Burlington denied coverage, saying that the policy was intended to cover Smith only for his courier service business. The district court sided with Burlington and the Tenth Circuit affirmed.[3] The district court held that two standard policy provisions effectively incorporated the business description into the policy itself. The first provision, a merger clause, says “declarations together with the common policy conditions and coverage form(s) and any endorsement(s), complete the above numbered policy.”[4] The second provision, in the “Representations” section, says “By accepting this policy, you agree: (a) The statements in the Declarations are accurate and complete; (b) Those statements are based upon representations you made to us; and (c) We have issued this policy in reliance upon your representations.”[5] The district court also held that using the Class Code “94099—Express Company” “rather than a code that could conceivably cover any armed security guard business confirms that there was no intent to cover Smith’s security business.”[6] The court concluded by stating that it refused to adopt a “strained interpretation that the ‘courier service’ policy covers any business Smith might choose to pursue.”[7]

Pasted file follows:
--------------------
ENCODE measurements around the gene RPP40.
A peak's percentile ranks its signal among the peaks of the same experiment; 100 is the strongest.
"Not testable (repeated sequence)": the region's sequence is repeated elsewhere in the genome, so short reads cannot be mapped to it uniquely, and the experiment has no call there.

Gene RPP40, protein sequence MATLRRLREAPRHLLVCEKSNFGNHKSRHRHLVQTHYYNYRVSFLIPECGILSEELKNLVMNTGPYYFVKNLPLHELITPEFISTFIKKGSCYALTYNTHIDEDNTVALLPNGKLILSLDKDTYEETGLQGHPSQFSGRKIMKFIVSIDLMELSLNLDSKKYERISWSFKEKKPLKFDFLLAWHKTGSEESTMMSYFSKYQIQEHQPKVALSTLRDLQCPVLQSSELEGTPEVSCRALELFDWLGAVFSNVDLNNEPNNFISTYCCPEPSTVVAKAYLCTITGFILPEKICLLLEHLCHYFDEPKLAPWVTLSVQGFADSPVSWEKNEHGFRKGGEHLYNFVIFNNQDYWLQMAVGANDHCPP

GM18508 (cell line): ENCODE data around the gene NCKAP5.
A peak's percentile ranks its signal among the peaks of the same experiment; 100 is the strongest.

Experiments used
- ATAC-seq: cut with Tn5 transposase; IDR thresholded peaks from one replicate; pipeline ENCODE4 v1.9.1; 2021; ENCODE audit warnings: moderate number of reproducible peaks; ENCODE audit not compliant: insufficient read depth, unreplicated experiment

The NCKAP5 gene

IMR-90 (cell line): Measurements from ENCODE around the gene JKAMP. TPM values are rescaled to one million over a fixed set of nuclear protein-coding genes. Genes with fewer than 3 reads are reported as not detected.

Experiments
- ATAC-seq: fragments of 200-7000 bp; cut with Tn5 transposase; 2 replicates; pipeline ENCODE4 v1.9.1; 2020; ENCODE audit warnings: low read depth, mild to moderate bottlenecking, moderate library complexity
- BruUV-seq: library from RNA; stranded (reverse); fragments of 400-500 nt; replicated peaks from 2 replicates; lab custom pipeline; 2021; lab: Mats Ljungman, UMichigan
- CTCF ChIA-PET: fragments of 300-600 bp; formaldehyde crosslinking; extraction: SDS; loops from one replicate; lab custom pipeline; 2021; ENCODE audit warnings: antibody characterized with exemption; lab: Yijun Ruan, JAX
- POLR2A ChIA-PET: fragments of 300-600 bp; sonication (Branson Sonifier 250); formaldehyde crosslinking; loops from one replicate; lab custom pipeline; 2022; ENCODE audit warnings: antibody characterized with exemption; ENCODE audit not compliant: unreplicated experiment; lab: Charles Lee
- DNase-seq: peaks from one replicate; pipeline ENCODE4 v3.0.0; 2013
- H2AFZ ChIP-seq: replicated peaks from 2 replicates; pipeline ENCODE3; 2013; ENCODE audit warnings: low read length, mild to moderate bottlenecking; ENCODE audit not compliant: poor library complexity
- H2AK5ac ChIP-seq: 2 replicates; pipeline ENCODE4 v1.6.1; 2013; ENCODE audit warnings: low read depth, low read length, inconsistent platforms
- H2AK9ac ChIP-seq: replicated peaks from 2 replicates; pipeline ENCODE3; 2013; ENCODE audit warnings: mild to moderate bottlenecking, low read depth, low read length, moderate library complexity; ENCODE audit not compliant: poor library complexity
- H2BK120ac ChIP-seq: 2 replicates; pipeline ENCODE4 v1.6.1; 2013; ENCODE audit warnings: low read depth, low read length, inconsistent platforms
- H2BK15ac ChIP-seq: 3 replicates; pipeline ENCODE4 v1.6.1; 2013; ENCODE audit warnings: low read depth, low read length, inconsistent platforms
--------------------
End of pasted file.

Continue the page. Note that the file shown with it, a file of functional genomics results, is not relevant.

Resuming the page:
In Mount Vernon Fire Ins. Co. v. Belize NY, Inc., a general contractor (GC) hired Belize NY, Inc. to perform demolition work at a church in Harlem. A few months later, the GC again hired Belize solely to supervise a subcontractors’ work at the church.[8] Months later, a person entered the church, shot and killed several people, and started a fire before taking his own life. A wrongful death suit was commenced against Belize, alleging that the GC unlawfully shut off the church’s sprinkler system and “bricked over” or eliminated several church exits.[9] On Belize’s CGL policy with Mount Vernon, the declarations designated Belize’s “Form of Business” as “Corporation,” and “Business Description” as “Carpentry.”[10] Two classifications were listed under “Premium Computation” on the Declarations Page: “Carpentry-Interior-001” and “Carpentry-001.”[11]  

Mount Vernon denied coverage for the wrongful-death action, arguing that Belize was acting in a supervisory capacity rather than performing carpentry work at the time of the shooting.[12] The district court sided with Belize and the Second Circuit affirmed. The Second Circuit held that under New York law, exclusions “must be set forth clearly and unmistakably.”[13] But the policy didn’t do that, since there was no “specific language indicating that the classifications [or the business description] determine the scope of the coverage.”[14] “Were we to accept [Mount Vernon’s] argument, insurers would be permitted to argue for limitations of all kinds by invoking the stand-alone words of classification not otherwise referred to in a policy. If Mount Vernon wished to limit coverage based on classifications, it should have done so specifically.”[15]